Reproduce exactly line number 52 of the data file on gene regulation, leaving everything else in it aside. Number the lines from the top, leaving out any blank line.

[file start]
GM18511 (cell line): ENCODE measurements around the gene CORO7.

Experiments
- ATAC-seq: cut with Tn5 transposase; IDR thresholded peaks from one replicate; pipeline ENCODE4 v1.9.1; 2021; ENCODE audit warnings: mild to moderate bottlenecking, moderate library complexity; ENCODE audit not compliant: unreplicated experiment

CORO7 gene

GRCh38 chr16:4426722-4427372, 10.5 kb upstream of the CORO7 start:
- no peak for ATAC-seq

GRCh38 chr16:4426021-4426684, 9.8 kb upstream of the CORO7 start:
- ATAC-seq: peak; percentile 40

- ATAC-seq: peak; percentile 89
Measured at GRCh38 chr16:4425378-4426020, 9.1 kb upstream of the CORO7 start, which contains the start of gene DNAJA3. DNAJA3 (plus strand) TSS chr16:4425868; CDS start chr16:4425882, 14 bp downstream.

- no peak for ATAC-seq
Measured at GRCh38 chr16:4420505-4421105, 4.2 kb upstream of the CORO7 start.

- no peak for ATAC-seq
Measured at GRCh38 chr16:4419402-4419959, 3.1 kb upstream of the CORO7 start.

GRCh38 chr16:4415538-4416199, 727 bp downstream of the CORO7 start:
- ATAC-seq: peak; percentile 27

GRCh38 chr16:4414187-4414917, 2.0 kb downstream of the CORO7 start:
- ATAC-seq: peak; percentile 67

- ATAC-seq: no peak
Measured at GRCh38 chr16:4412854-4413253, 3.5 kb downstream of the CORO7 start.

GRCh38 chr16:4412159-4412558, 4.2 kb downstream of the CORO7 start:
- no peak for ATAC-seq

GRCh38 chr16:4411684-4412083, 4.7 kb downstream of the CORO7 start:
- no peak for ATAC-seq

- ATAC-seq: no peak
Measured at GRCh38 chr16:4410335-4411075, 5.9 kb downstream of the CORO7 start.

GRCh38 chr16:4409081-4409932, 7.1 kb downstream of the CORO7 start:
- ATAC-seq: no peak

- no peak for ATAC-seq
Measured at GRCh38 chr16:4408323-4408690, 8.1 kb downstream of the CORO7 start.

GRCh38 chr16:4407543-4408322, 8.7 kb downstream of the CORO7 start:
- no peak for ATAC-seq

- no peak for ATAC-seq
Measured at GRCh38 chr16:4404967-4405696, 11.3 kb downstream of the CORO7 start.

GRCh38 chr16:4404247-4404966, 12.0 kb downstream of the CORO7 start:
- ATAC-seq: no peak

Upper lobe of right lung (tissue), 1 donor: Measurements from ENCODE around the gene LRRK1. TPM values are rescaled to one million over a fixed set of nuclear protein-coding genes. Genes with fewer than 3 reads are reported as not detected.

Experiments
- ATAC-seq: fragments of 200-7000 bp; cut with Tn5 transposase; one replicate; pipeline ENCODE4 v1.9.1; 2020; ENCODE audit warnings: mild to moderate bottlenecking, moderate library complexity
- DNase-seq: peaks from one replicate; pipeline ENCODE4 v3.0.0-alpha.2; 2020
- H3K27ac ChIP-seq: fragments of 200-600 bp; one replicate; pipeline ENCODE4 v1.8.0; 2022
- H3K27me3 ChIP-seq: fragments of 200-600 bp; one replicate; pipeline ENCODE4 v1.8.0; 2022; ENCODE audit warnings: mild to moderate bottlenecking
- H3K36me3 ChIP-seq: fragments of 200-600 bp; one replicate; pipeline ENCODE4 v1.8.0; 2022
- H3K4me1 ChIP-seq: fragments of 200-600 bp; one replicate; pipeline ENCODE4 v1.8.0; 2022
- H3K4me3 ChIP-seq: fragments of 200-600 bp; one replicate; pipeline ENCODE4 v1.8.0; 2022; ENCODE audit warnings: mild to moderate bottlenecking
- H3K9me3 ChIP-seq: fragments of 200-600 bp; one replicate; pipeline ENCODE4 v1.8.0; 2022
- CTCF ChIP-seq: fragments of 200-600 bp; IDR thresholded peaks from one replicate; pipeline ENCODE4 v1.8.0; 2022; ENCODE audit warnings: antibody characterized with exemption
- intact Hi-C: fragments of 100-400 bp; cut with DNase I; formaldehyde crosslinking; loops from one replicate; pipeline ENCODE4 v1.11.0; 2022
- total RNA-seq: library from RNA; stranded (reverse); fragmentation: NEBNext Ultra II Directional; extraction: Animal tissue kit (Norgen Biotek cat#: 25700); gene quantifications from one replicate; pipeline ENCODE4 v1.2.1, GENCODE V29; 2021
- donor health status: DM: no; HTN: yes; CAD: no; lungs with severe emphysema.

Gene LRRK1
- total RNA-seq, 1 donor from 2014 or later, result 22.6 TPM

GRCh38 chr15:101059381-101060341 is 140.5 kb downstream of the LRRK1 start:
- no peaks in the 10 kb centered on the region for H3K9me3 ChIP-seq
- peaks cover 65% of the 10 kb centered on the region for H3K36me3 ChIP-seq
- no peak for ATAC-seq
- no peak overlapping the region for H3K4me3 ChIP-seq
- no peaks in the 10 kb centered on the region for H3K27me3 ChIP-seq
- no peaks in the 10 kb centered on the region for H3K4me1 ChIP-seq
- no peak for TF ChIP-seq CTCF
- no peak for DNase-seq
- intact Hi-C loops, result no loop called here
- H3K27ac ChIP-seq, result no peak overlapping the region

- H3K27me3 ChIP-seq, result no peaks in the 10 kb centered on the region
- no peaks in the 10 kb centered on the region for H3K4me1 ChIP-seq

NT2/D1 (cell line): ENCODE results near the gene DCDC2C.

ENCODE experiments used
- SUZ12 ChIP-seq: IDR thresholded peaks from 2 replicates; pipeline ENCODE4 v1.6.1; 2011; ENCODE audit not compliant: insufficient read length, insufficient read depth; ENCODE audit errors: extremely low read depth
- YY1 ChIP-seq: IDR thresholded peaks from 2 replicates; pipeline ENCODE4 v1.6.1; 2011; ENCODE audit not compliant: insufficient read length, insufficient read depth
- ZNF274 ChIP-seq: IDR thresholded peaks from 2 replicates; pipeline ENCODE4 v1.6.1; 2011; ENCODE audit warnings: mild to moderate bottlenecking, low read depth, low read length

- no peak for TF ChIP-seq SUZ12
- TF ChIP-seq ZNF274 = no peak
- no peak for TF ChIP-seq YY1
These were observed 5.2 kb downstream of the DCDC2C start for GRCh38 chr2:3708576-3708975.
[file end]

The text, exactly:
- total RNA-seq, 1 donor from 2014 or later, result 22.6 TPM